Employee Spotlight

Giving Employees a Reason to Feel Proud

Do You Give Employees a Reason to Feel Proud of What They Do?

Imagine packing up an evening snack, grabbing a blanket, getting in your car and heading to the lawn of your local university. When the music starts all the visitors on campus go silent as a series of custodians, landscapers, electricians, and construction crews show off their skills to an original dance piece called “From the Ground Up.”

Yes, folks, this really happened in October 2019 on the campus of Wake Forest University in NC. Bill Taylor wrote an article about the event to highlight an important leadership skill: The importance of showing how much you value your employees and helping them feel proud of what they do.

In his Harvard Business Review article titled, “Do You Give Employees a Reason to Feel Proud of What They Do?” Taylor describes the Wake Forest event as “Think Cirque du Soleil, but with lawn mowers, trucks, ladders, brooms, hammers, and drills.”  The Campus Facilities Staff, who often work invisibly behind the scenes doing the least glamorous work, “showcased their skills, creativity and humor to the delight of the community” at three evening performances over three days.

Throughout the article, Taylor makes the point that pride in one’s work is an essential ingredient to ensure every person in an organization is working at peak performance. This is especially important in an organization that provides services to others.

As a business owner or senior leader, what have you done lately to make sure your employees feel valued and have pride in what they do for you and your company?  If you can’t remember, schedule time this week to sit down with your leadership staff and brainstorm creative ways to spotlight your employees as a step towards creating a deeper spirit of belonging and pride throughout your organization.

To read the entire article Taylor wrote, click here.  You can also watch the promotional clip about the Wake Forest event here:  From The Ground Up.

Credit: hbr.org

If this article was helpful and prompted you with an increased desire to improve your effectiveness as a leader so you can take your team to the next level, contact us to learn more about our Aepiphanni Ascend Leadership Development program.  Fill out the form below and we’ll be happy to schedule a Coffee & Consult to chat in more detail about how we can help.

Kris Cavanaugh Castro is the People Development Coach at Aepiphanni, a Business Consultancy that provides Management Consulting, Implementation and Managed Services to business leaders and entrepreneurs seeking to improve or expand operations. We are the trusted advisor for business leaders who are seeking forward-thinking solutions to help them plan for and navigate through the challenges of business growth.  Kris has over 25 years of coaching, training and mentoring leaders to greater success; and she periodically writes about leadership development and facilitates change management conversations.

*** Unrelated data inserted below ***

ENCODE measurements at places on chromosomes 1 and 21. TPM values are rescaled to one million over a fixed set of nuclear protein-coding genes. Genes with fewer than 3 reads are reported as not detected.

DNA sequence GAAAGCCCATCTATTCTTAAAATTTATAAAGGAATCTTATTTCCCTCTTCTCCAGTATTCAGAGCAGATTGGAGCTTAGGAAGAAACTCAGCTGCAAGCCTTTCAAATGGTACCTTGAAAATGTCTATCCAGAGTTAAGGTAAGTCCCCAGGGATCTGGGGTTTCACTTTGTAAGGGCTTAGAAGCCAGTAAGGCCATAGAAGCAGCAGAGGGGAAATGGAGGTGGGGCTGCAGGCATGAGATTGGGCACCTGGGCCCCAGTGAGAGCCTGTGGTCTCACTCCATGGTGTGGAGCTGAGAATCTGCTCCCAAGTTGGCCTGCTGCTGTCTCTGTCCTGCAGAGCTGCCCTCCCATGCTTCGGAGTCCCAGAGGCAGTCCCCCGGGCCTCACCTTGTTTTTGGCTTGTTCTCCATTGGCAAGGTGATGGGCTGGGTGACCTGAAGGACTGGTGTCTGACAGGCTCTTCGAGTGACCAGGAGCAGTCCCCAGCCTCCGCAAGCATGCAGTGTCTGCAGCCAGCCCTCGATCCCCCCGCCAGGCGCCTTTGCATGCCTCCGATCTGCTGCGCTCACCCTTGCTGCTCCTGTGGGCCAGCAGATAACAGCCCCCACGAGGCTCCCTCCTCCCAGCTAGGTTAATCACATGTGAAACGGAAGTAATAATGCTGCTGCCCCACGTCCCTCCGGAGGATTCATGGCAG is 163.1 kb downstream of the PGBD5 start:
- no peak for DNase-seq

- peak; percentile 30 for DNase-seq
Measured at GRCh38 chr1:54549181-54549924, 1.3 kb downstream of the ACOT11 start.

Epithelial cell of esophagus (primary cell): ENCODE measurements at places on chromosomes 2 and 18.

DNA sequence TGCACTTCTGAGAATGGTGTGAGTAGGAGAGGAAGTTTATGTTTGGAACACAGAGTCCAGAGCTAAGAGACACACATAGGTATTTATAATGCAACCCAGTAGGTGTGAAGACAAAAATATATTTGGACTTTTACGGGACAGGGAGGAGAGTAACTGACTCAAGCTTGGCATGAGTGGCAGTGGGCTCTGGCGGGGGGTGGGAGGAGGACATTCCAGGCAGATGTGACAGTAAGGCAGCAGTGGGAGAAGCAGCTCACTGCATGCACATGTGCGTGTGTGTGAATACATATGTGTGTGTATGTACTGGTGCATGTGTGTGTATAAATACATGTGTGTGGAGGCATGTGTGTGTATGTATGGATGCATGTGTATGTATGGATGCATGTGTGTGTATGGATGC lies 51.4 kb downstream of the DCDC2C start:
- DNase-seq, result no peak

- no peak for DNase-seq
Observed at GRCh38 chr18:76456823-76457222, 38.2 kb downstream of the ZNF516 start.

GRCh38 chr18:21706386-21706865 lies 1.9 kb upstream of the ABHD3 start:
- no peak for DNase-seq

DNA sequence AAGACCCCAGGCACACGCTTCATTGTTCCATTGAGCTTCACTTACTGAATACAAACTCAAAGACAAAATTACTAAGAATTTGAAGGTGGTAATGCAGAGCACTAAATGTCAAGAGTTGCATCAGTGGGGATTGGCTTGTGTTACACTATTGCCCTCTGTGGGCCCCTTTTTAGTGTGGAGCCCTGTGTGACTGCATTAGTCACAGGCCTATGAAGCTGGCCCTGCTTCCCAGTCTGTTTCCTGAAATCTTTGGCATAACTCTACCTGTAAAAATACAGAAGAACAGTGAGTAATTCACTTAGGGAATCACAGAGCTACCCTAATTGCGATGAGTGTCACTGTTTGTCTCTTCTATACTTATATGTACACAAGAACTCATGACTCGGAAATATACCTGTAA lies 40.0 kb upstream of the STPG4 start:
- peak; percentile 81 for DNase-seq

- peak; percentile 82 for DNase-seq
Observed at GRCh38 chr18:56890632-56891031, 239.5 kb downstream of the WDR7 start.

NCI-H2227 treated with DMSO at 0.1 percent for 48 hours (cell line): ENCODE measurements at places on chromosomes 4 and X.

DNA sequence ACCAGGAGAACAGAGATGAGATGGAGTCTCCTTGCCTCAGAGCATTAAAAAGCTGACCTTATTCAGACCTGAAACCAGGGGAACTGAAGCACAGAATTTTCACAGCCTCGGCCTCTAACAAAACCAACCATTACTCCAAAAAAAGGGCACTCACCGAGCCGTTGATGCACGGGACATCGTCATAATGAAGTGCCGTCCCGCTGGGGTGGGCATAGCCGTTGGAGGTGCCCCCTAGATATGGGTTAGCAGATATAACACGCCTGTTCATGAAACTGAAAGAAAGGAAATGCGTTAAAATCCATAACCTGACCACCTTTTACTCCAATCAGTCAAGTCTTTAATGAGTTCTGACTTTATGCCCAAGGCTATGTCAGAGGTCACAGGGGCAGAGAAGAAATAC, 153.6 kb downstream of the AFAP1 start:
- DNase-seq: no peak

We would love to hear from you.  Please share your thoughts and comments below.

Need help with spotlighting employees in your organization? Start here.




family business

How to Run a Family Business

Running a business is hard enough without adding family dynamics into the mix.  However, according to a 2018 Family Business survey from PricewaterhouseCoopers, it seems that family businesses are in robust health, with levels of growth at their highest since 2007.

Forbes magazine recently featured an article titled, “How to Run A Family Business Successfully,” where author Kerry Hannon interviewed Rob Lachenauer, partner and CEO with Banyan Global Family Business Advisors in Boston.

Rob’s quote at the beginning of the article sums up the most common concern family members have when choosing a career path inside a family business:  “In a non-family business, you can quit your job and it’s usually a career enhancing move. In a family business, you sure can’t quit your family.”

Hannon’s article digs even deeper into the intricacies of running a family business through a variety of questions she posed to Lachenaeur during her interview, including:

  • What are the biggest challenges family businesses face that other businesses don’t and how can families best deal with them?
  • What makes some family businesses succeed while others fail?
  • What’s your advice for working with your children? Siblings? Older Parents?
  • In what way is starting and running a family business harder these days than in the past?

To read Rob’s responses to all those questions, click here.

Credit: forbes.com

If this article was helpful and prompted you with an increased desire to improve your effectiveness as a leader within your Family Business, contact us to learn more about our Aepiphanni Ascend Leadership Development program.  Fill out the form below and we’ll be happy to schedule a Coffee & Consult to chat in more detail about how we can help.

Kris Cavanaugh Castro is the People Development Coach at Aepiphanni, a Business Consultancy that provides Management Consulting, Implementation and Managed Services to business leaders and entrepreneurs seeking to improve or expand operations. We are the trusted advisor for business leaders who are seeking forward-thinking solutions to help them plan for and navigate through the challenges of business growth.  Kris has over 25 years of coaching, training and mentoring leaders to greater success; and she periodically writes about leadership development and facilitates change management conversations.